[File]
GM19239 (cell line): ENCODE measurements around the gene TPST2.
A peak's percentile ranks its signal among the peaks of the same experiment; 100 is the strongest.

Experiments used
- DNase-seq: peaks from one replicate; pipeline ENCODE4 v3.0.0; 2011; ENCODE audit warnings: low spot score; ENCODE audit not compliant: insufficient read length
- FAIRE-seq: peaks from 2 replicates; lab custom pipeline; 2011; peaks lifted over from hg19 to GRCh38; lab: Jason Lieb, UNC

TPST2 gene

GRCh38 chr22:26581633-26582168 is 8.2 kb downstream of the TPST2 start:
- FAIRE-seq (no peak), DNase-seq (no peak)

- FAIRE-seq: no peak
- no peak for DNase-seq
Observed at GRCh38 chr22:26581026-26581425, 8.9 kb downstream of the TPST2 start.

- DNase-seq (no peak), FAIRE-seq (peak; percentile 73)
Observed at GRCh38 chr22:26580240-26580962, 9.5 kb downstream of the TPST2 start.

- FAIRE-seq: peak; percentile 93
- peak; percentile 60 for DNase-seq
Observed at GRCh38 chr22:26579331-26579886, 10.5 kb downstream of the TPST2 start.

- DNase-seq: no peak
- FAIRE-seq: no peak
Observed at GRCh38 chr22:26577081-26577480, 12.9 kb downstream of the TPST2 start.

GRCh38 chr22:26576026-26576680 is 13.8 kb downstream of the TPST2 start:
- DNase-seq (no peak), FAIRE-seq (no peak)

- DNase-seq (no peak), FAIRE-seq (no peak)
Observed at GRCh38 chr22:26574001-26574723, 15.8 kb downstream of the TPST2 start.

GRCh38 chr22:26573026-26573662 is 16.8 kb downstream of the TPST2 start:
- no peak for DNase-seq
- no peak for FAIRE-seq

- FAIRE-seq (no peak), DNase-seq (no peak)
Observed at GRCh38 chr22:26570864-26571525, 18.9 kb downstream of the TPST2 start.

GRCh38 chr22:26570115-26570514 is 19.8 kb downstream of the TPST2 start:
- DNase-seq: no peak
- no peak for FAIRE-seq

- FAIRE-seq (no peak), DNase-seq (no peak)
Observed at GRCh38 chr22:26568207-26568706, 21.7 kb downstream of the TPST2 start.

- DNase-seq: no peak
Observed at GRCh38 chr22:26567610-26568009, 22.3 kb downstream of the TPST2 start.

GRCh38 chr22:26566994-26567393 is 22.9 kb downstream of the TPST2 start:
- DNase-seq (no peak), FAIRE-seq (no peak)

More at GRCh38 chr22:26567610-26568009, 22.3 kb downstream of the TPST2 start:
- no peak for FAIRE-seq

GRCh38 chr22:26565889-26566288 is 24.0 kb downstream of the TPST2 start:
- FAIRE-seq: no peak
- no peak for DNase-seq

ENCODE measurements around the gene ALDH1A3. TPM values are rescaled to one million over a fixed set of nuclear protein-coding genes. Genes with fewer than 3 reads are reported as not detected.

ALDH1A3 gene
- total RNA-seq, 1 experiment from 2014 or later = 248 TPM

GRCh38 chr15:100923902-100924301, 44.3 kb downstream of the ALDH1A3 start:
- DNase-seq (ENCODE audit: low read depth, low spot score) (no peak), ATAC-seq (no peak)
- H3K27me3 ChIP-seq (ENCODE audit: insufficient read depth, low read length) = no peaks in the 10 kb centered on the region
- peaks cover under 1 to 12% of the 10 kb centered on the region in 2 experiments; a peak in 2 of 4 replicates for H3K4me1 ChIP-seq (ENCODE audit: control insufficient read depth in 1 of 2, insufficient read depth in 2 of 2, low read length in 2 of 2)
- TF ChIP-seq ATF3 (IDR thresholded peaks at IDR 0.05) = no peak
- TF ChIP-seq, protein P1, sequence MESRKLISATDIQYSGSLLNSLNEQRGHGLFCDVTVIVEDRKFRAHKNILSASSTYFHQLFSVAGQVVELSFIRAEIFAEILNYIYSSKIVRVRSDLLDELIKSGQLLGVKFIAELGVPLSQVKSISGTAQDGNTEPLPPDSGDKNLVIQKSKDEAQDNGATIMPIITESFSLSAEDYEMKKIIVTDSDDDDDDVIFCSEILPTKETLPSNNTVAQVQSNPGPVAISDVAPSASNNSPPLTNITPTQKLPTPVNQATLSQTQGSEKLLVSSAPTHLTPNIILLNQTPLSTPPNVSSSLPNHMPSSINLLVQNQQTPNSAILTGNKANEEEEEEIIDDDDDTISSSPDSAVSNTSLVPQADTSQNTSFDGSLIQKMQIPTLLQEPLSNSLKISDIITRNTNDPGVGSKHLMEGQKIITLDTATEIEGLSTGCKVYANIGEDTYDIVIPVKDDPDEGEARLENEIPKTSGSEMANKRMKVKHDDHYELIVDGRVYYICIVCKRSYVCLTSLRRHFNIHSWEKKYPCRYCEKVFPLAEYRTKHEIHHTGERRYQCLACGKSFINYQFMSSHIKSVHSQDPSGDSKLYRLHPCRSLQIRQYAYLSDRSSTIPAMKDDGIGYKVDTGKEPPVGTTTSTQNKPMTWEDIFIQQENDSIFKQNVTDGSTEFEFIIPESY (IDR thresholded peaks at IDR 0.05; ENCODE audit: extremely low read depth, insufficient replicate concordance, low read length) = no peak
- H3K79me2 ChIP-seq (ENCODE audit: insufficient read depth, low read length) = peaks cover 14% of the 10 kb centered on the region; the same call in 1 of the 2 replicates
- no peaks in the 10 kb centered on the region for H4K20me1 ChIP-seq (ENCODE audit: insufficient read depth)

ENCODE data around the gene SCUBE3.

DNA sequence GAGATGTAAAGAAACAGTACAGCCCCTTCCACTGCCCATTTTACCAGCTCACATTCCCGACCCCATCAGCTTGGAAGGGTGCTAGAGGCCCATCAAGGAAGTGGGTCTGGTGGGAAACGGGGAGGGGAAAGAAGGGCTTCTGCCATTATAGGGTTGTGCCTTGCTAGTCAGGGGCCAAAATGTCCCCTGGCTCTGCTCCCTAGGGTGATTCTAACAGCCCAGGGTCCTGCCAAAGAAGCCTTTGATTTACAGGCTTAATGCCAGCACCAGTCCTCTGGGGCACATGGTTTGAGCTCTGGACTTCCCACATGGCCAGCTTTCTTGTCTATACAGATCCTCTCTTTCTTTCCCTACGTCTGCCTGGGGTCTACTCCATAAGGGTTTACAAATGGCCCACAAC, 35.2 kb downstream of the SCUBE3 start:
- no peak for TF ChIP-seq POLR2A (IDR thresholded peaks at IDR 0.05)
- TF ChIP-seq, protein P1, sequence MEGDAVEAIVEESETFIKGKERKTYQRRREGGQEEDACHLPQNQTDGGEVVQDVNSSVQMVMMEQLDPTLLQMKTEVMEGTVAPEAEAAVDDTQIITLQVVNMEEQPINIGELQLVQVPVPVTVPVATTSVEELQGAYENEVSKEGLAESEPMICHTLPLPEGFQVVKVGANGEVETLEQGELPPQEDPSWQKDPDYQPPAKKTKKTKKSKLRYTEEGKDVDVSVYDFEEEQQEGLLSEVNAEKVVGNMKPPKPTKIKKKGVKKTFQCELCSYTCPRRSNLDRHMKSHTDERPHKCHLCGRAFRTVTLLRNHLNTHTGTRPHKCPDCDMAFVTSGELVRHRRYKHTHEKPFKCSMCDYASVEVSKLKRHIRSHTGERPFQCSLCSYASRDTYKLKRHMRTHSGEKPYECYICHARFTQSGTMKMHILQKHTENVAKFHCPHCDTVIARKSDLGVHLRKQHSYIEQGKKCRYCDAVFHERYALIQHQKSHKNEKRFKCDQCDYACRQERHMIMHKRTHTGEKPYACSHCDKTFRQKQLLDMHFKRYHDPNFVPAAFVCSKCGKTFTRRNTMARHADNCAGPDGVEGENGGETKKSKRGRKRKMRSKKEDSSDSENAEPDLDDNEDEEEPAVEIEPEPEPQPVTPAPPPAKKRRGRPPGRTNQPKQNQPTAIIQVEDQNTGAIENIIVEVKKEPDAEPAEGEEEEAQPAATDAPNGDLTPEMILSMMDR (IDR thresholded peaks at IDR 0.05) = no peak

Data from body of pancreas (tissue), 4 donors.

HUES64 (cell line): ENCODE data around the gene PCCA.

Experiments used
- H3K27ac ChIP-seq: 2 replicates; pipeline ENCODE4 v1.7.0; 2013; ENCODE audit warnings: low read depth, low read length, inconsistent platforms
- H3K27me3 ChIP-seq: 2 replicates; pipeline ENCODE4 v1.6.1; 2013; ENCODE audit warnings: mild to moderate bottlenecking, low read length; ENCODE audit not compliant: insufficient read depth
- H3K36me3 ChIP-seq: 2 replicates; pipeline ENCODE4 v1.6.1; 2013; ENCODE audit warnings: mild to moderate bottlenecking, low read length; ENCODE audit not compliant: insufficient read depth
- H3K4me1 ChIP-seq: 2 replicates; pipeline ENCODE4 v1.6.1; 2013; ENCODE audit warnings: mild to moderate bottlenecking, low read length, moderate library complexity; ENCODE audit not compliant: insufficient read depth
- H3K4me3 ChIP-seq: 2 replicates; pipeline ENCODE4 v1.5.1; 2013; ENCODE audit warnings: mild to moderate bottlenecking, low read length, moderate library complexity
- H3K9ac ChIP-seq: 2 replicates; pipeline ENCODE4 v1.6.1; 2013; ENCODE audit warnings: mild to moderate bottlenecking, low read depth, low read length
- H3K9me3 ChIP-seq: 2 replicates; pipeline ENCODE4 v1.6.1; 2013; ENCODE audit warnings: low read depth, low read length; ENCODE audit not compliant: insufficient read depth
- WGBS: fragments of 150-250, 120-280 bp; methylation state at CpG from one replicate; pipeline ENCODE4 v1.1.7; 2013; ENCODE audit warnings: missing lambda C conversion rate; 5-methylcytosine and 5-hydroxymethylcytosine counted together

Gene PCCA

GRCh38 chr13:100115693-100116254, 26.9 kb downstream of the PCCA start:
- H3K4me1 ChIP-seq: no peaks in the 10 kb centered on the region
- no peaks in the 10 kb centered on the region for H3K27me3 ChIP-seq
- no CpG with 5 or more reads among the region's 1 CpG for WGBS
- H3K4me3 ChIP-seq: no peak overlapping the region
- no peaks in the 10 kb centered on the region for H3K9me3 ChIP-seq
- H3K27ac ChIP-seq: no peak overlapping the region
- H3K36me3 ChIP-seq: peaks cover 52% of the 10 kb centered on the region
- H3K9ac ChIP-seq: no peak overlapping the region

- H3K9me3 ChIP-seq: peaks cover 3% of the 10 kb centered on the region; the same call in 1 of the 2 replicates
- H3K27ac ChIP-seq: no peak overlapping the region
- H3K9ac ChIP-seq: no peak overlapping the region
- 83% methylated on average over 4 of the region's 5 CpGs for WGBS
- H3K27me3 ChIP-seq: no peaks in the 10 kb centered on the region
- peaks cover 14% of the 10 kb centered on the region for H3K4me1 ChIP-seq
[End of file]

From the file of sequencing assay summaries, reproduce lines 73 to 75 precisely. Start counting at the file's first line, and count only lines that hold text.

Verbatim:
- no CpG with 5 or more reads among the region's 1 CpG for WGBS
- H3K4me3 ChIP-seq: no peak overlapping the region
- no peaks in the 10 kb centered on the region for H3K9me3 ChIP-seq